In the town of Oak Bluffs, Massachusetts is a Civil War statue and water fountain. Over a hundred years old, it has traveled from place to place in town, ending up most recently in a triangle of green near Waban Park, the police station, and the ferry terminal.
Local Lore mistakenly asserts that the statue is of a Confederate soldier. The truth is that it is actually a Union soldier. Local Lore does contain a germ of truth, in that the statue was erected by a Confederate soldier, a veteran, who came to Martha’s Vineyard from the former CSA.
Charles Strahan is an ancestral relative of mine. After the Civil War ended, he came North. My father’s term for him was
“Reverse Carpetbagger”. We are ritually told, in our school history books, about the Northern Carpetbaggers who invaded the Southland after the War, flooding into the economic and power vacuum that was the aftermath of that conflict. How many Southerners came north during those years of Reconstruction?
The statue that Charlie gave to the Island Community now stands sentinel over Oak Bluffs bluffs.
At his feet is a plaque.
In front of this plaque is yet another marker, this one of granite, dating from the restoration and rededication of the statue, which took place in 2001. One of the names on this stone is that of my father, Sloat Hodgson. My father’s life was reminiscent of Charlies’, in that he, too, came from the South and in adult life made New England his Home. Sloat was fond of his family history, and of his ancestors. When the stature needed restoration, he was happy to dig a little deeper than usual into his pocket, for a contribution to the repair project.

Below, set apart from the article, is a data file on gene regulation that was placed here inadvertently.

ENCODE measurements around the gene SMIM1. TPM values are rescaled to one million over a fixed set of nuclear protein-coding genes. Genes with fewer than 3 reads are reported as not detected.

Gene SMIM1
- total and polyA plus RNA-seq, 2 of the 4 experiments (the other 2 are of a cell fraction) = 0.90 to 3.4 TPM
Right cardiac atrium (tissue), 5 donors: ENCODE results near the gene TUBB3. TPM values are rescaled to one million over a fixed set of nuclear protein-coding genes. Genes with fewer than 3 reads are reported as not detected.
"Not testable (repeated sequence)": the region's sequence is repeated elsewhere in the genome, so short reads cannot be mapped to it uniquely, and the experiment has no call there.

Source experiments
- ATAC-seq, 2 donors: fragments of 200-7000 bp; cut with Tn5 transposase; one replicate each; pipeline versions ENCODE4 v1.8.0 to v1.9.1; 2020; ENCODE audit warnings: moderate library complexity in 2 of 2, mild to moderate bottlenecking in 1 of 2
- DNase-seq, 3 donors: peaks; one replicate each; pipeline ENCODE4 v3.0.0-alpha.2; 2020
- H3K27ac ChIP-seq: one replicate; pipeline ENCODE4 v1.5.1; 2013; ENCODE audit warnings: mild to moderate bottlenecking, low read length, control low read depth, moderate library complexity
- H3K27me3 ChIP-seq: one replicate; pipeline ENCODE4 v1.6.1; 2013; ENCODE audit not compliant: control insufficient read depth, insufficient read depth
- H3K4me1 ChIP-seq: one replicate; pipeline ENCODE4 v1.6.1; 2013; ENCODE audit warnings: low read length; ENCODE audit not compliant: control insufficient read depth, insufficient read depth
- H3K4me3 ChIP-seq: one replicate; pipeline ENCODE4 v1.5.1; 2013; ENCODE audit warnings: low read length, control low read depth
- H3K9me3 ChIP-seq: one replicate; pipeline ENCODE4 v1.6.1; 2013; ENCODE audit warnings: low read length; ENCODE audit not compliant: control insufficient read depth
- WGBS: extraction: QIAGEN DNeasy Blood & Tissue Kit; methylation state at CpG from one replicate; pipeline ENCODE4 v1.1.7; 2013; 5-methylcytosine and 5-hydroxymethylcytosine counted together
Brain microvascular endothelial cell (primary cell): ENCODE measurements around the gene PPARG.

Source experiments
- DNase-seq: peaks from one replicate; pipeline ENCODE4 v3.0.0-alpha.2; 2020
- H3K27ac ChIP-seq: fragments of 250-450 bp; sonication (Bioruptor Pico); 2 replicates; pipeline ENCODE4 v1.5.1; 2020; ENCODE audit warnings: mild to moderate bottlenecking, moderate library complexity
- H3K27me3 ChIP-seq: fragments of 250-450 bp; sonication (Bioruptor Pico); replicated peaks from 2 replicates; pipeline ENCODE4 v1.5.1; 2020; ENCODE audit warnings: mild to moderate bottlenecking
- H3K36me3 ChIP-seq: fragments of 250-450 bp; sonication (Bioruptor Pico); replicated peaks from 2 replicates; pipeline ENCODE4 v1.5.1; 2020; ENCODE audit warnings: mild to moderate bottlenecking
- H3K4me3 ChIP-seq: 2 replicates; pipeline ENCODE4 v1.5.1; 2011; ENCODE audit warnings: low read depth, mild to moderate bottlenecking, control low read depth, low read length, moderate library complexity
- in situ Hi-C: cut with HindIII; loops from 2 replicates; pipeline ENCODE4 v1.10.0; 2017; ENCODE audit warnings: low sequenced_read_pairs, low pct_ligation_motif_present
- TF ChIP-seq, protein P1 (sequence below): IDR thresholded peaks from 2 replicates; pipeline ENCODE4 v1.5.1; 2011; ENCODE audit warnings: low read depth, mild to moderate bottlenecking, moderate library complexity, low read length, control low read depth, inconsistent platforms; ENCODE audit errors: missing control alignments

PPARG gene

We know that “Johnny Reb” was the generic Confederate soldier, and that “Billy Yank” was his Union counterpart. What I don’t know is whether any Islanders have given this soldier any nicknames.
The flag of the Union that Charles Strahan’s Confederacy seceded from had 34 stars.
In 1891, when this statue was erected, the constellation of states’ stars had increased to 43.
Today, “Billy” was stands watch over a flag with fifty stars.